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|Comparison Look At Proposals|
by NHL and Players' Association
|UNION: Immediately cuts 24 percent off all existing contracts. NHLPA says that will save teams $270 million in the first year and $528 million over three years. Its previous offer of Sept. 9 only offered 5 percent rollback.|
|LEAGUE: The 349 players making less than $800,000 would not lose any salary. The 191 earning between $800,000 and $1.499 million would take a 15-percent cut. The 58 players earning between $1.5 million and $1.99 million would take a 20-percent decrease. The 133 players making between $2 million and $3.99 million would take a 24 percent cut. The 24 players making between $4 million and $4.99 million would receive a 30-percent cut. The 41 players earning $5 million and up would lose 35 percent.||SALARY RESTRAINTS|
UNION: Would restrict rookie contracts to $850,000 a year for
three years, down from last season's $1.2 million level. There also
would be reductions in qualifying offers to restricted free agents,
and clubs would have the chance to elect arbitration in a system
similar to one used in baseball.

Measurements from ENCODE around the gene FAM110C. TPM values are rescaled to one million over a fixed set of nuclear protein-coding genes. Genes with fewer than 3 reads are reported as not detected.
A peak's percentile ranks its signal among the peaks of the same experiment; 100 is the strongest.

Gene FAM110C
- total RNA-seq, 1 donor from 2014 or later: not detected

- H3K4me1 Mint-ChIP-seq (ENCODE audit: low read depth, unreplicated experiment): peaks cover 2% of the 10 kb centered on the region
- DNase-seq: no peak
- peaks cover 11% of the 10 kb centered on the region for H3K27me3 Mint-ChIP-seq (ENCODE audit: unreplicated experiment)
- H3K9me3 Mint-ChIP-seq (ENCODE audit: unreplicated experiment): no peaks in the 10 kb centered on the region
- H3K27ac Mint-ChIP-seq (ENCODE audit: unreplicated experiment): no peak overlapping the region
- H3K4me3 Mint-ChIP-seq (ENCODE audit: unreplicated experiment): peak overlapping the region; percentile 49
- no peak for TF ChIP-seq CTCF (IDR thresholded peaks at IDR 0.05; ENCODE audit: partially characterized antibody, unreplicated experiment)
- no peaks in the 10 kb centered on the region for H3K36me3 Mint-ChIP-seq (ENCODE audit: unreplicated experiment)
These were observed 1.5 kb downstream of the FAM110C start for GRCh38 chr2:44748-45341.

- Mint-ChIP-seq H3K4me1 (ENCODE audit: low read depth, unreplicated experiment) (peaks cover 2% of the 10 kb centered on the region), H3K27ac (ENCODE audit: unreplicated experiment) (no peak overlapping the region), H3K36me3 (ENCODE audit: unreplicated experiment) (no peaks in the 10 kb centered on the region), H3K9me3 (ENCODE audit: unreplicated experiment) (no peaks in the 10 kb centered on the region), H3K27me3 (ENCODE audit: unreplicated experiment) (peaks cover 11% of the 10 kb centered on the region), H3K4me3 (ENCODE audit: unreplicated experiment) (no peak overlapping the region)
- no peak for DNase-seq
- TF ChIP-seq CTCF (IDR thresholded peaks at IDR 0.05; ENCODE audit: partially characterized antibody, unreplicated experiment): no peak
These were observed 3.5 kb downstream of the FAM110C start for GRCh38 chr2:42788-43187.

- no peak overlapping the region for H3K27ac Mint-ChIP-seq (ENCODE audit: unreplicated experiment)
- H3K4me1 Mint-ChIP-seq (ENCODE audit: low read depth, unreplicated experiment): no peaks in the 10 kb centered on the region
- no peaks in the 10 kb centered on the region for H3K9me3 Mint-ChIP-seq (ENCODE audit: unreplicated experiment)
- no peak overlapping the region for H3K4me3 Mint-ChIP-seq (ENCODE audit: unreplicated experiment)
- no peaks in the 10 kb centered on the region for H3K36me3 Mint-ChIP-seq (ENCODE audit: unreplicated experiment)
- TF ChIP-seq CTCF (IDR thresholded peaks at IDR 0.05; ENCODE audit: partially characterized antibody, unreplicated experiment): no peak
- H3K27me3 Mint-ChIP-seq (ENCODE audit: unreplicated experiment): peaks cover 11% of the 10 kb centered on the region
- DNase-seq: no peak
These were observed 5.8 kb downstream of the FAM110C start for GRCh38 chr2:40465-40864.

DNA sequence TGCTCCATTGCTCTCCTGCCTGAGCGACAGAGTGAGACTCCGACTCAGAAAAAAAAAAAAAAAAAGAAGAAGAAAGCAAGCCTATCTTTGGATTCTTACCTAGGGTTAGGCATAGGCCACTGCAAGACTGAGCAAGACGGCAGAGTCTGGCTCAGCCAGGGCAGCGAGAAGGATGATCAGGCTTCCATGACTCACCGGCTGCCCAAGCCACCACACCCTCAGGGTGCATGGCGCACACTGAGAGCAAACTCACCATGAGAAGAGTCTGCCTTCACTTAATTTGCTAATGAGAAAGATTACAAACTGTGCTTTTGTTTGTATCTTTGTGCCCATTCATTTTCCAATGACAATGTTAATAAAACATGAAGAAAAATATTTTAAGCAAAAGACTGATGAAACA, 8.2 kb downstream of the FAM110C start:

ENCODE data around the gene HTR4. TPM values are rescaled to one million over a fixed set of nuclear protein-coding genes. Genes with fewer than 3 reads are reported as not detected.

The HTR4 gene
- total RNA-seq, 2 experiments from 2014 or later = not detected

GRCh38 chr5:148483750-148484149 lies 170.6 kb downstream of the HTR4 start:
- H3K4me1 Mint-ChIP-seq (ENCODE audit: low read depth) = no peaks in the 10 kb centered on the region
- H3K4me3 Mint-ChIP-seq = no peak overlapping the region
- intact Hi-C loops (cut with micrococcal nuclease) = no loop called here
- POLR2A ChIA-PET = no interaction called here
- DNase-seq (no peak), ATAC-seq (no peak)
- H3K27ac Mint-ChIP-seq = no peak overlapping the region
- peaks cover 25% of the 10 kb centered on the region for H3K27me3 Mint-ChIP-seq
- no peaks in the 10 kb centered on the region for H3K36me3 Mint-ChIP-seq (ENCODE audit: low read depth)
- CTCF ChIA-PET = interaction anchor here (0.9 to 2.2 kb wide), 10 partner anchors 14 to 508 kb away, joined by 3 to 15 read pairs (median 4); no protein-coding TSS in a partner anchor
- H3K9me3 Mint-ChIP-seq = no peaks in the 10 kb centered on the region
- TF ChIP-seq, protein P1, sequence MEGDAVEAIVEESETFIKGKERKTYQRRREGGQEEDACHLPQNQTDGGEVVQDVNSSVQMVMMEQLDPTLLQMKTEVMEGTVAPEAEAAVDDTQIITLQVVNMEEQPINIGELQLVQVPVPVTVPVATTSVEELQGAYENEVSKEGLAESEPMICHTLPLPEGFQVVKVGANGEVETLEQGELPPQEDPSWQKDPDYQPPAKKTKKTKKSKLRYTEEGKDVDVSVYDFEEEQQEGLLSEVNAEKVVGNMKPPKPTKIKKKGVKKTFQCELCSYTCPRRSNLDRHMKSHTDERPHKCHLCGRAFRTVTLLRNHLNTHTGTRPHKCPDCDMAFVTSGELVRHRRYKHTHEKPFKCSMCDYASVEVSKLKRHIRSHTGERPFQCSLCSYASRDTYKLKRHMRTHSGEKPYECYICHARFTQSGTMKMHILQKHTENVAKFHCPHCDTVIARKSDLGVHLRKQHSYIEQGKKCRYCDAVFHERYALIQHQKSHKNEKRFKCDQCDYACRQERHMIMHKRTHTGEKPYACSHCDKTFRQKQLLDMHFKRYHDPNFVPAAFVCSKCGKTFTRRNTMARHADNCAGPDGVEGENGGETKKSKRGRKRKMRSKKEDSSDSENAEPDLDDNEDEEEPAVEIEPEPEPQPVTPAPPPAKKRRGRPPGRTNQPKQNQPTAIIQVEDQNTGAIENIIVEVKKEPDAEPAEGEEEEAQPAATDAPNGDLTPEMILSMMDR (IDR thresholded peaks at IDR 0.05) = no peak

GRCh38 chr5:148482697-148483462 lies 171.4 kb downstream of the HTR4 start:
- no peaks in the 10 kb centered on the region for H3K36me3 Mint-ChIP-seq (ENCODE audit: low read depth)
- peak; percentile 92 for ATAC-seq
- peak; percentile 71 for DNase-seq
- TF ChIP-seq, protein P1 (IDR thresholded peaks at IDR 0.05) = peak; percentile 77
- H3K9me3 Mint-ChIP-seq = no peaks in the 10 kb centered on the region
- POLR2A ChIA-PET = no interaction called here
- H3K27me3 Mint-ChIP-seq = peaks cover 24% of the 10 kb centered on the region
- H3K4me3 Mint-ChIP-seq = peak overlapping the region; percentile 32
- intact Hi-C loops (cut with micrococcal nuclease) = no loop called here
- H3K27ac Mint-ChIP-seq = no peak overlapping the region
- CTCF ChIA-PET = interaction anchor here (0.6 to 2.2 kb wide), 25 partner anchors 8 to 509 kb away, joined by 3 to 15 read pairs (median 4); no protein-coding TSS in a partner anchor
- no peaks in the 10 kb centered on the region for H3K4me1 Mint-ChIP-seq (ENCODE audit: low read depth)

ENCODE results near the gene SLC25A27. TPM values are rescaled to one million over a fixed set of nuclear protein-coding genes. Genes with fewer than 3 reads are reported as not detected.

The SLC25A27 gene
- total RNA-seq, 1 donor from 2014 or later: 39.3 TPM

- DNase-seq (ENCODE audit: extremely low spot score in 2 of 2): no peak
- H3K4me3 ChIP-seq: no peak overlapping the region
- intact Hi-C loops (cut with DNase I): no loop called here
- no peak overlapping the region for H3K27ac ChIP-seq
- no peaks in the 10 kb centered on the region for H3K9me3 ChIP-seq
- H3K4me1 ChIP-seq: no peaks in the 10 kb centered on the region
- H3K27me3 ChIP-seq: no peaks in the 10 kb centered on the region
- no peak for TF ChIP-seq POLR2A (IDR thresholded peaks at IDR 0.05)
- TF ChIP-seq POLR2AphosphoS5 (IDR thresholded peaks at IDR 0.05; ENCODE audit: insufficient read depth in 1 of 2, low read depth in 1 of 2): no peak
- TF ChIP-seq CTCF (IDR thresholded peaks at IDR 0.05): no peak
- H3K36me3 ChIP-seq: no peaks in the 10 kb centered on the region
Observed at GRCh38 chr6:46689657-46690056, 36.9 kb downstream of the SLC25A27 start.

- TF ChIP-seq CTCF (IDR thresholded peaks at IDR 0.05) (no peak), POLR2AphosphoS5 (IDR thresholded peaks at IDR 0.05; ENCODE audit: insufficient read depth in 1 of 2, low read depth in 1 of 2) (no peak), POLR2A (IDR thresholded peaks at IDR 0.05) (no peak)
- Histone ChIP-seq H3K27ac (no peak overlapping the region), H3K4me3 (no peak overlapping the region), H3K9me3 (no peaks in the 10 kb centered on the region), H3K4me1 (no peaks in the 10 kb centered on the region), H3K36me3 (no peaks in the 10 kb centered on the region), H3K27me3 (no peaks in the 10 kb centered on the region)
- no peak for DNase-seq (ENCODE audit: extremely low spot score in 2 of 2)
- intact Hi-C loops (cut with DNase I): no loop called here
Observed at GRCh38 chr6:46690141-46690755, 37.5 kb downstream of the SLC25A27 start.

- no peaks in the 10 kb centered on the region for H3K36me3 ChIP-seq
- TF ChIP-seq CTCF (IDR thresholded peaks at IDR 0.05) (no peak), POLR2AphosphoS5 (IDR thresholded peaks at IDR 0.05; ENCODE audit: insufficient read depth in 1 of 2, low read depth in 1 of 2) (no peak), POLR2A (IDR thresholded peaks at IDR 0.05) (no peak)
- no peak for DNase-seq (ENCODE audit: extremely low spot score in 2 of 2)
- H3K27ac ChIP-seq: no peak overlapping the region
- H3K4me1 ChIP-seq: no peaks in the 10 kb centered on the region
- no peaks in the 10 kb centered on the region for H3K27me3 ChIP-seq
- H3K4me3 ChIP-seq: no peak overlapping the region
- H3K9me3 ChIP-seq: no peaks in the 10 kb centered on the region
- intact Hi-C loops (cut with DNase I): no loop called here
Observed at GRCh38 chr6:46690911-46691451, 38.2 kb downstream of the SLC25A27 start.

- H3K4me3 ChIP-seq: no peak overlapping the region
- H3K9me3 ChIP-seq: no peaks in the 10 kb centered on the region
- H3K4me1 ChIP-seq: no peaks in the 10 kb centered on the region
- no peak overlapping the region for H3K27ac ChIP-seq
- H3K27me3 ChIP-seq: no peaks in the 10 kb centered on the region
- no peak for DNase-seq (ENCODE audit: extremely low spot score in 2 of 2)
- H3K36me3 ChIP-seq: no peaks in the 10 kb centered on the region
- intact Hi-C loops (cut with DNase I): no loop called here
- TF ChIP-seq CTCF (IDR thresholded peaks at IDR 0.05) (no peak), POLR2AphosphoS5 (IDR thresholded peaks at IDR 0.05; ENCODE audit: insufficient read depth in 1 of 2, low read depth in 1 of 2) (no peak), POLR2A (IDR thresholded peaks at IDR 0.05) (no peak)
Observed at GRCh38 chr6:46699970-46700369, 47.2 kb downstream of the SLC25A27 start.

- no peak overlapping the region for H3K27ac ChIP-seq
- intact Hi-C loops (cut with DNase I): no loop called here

The union estimates clubs will save $400 million over the next six years and reduce the aggregate qualifying offers due to restricted free agents by $285 million over three years.
|LEAGUE: Would accept the NHLPA proposed maximum salary with the provision of additional mandatory year in all entry-level contracts. It would eliminate all signing and performance bonuses.||LUXURY TAX|
UNION: Would penalize teams 20 cents for each dollar they spend
between $45 million and $50 million. The penalty would increase to
25 percent the second year and 30 percent in the third.
Teams spending between $50 million and $60 million would be taxed 50 cents on the dollar the first year, 55 cents the second year and 60 cents the third. Those with payrolls above that would have to pay 60 cents for every dollar the first year, 65 cents the second, and 70 cents the third year on each dollar over the threshold.
|LEAGUE: No payroll tax. The NHL says a luxury tax requires guesswork, continues payroll disparities, and is inflationary.|